Wash jars and lids.  Fill large canner with water.  Put clean jars in canner and make sure there is enough water to cover jars.  This recipe requires a hot pack water bath method. The jars should be boiled for 10 minutes at a full rolling boil.  Turn the canner on when the vegetables are draining. That way the jars will be sterilized and keep them in the hot water until ready to fill.

Line colander with cheese cloth and pour vegetables into colander and let drain.  Do not rinse.  Pick up cheese cloth and squeeze out as much moisture as you can.  Do this several times.  Shake vegetables out into a large bowl from the cheese cloth.

In a large pan or stock pot add vinegar, sugar and spices and bring to a boil.  Stir until sugar is melted. Add vegetables and stir in a few drops of green food coloring.  Bring to a boil and cook for 15 minutes.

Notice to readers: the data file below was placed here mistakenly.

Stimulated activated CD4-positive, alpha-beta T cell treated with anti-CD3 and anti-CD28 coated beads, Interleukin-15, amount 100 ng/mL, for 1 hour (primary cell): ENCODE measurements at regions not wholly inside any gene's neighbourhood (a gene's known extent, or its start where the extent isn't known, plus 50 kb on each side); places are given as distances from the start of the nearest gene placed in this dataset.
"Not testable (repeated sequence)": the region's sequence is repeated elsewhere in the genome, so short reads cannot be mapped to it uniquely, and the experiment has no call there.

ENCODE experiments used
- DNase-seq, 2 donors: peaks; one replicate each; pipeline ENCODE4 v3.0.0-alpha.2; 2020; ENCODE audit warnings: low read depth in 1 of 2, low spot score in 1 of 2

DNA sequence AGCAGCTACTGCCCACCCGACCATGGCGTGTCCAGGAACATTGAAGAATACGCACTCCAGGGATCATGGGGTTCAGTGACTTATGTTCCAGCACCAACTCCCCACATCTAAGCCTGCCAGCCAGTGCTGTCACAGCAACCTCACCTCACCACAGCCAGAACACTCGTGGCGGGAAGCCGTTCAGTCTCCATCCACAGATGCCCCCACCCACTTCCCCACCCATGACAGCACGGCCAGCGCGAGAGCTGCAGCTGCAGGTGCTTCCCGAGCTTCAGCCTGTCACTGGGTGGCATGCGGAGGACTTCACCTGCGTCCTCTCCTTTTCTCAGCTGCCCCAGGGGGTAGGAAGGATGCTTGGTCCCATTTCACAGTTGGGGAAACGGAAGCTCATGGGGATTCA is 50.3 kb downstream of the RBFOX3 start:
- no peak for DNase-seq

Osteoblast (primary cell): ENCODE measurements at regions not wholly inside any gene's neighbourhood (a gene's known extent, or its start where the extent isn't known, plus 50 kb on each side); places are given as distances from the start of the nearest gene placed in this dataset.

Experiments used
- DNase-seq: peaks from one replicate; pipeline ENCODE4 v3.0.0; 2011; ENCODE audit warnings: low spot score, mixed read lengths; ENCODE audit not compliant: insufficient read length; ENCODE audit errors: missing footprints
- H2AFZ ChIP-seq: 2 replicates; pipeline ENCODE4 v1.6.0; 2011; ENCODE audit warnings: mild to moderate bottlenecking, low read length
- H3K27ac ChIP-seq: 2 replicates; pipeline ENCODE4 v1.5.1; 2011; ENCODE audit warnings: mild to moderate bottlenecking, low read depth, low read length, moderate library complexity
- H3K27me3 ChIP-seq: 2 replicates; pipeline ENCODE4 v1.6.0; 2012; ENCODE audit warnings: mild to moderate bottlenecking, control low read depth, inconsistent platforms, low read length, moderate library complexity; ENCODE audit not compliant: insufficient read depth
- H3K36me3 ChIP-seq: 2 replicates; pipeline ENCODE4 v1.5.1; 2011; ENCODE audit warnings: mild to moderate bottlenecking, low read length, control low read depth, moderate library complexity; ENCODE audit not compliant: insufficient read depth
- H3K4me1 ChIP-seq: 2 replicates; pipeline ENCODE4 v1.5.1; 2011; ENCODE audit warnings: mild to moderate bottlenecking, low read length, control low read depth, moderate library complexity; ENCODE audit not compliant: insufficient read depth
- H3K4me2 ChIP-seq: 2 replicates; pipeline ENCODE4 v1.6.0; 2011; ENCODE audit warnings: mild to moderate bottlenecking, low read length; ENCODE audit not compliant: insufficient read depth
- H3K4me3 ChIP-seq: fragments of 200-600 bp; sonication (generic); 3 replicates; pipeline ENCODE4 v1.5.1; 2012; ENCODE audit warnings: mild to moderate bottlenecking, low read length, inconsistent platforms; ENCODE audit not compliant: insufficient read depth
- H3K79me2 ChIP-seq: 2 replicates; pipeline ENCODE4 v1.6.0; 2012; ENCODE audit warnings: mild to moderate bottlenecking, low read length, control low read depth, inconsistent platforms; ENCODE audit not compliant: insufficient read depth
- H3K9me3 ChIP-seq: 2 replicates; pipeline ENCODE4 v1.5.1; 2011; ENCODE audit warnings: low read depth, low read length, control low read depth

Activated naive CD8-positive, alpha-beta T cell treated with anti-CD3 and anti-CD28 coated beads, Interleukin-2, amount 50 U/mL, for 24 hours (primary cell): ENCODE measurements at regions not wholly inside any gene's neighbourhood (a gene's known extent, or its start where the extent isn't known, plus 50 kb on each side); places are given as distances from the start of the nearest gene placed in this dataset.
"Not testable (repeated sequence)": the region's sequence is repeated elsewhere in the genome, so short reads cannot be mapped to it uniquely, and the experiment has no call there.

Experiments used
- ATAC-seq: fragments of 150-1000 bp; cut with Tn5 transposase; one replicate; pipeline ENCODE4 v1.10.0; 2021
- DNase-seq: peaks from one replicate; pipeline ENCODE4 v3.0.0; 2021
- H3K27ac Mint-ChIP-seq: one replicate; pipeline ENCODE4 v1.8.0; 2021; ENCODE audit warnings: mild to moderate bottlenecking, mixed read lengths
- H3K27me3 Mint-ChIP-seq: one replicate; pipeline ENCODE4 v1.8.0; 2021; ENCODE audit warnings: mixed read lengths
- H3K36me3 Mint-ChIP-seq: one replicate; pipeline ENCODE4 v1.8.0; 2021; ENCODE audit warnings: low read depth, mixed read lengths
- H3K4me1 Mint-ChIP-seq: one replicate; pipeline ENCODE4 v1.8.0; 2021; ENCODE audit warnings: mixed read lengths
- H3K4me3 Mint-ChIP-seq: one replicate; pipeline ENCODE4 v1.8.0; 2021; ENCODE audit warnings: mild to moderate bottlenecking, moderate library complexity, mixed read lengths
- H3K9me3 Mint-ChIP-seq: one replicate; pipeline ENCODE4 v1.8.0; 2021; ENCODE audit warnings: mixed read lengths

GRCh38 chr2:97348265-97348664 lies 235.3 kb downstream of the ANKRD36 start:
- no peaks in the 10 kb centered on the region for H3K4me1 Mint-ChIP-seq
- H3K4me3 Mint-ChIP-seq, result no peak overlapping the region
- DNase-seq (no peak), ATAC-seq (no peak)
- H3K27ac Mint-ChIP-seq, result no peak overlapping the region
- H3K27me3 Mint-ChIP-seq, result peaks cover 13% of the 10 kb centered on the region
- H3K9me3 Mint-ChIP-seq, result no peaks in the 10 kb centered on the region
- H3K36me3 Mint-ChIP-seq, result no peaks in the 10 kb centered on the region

Remove hot jars from canner to a towel.  Fill jars with hot relish.  Wipe rim with a clean paper towel dipped in distilled white vinegar.  Run finger over rim to make sure it squeaks.  Place flat lid on and screw on ring to finger tight.  Note that the new ball lids do not need heated.

Put hot jars into hot water and lower. Boil 15 minutes for pints and 10 minutes for half pints.  Start timing when water bath returns to a full rolling boil.  Turn off heat when done and let the water bath stop boiling before removing the jars.  If you see little bubbles in the jar boiling that means the jars will seal.  Place jars on a towel and tighten any rings finger tight that are now lose.  Let cool for 12 hours before removing rings.

 

 

21 Comments Add yours

  1. Coalition for Appalachian Ministry / Therica L Breazeale says: